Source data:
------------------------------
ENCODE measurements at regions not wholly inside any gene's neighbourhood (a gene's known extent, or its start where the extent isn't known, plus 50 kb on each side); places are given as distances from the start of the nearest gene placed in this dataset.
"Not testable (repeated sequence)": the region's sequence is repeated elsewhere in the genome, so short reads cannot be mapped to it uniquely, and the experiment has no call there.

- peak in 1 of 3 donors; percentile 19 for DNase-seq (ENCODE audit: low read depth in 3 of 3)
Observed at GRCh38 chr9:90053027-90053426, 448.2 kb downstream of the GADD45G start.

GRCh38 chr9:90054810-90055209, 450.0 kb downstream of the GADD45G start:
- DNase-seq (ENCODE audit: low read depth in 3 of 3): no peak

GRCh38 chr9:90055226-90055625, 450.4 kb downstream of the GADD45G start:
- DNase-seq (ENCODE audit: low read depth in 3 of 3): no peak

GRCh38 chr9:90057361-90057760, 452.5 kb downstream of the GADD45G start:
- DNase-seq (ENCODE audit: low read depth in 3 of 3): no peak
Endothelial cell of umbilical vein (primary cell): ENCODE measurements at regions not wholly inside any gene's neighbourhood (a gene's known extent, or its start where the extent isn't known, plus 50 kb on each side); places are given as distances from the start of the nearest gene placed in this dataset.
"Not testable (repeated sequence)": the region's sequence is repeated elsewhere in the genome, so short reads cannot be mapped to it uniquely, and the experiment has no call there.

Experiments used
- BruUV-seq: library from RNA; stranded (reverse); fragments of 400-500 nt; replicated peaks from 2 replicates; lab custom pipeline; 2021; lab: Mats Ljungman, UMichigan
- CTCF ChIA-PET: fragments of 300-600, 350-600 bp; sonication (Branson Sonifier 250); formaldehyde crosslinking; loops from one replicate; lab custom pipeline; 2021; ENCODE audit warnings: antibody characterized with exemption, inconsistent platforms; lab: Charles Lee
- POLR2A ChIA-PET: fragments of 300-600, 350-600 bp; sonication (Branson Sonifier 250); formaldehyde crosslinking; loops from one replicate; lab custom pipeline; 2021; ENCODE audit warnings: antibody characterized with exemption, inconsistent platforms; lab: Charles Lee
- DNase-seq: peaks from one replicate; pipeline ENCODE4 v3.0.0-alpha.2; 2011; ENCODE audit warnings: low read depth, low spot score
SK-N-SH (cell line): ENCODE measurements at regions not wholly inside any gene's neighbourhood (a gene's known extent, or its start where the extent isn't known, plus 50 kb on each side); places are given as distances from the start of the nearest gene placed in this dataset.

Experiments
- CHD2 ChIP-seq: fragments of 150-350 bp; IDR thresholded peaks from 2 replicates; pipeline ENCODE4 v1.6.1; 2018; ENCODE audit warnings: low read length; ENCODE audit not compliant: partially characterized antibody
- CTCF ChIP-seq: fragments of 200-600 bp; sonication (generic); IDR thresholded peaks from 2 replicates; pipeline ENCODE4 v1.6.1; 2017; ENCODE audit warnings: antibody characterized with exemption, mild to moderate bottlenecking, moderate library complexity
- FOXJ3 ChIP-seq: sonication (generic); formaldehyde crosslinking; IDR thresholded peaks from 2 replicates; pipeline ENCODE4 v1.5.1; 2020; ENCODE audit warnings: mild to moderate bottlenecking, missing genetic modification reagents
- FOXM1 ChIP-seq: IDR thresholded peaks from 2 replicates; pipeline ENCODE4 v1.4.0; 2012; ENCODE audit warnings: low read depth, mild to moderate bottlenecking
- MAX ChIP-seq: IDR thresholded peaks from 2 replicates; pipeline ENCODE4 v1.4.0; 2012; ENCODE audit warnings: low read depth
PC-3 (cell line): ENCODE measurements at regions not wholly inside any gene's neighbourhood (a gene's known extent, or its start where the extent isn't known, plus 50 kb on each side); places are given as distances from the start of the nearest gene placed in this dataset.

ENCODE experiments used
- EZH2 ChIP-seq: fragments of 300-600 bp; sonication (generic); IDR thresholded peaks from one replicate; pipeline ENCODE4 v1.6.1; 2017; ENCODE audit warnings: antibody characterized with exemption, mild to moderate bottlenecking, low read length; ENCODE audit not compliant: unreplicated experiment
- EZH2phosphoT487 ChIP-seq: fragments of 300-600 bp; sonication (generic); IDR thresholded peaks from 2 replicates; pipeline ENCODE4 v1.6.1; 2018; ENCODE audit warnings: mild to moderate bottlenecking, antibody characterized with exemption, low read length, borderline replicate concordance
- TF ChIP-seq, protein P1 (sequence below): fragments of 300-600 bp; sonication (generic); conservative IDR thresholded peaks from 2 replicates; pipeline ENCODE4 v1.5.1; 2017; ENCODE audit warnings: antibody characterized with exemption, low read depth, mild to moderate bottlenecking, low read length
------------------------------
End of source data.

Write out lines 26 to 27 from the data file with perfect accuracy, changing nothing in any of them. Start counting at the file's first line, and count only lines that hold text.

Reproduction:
ENCODE experiments used
- EZH2 ChIP-seq: fragments of 300-600 bp; sonication (generic); IDR thresholded peaks from one replicate; pipeline ENCODE4 v1.6.1; 2017; ENCODE audit warnings: antibody characterized with exemption, mild to moderate bottlenecking, low read length; ENCODE audit not compliant: unreplicated experiment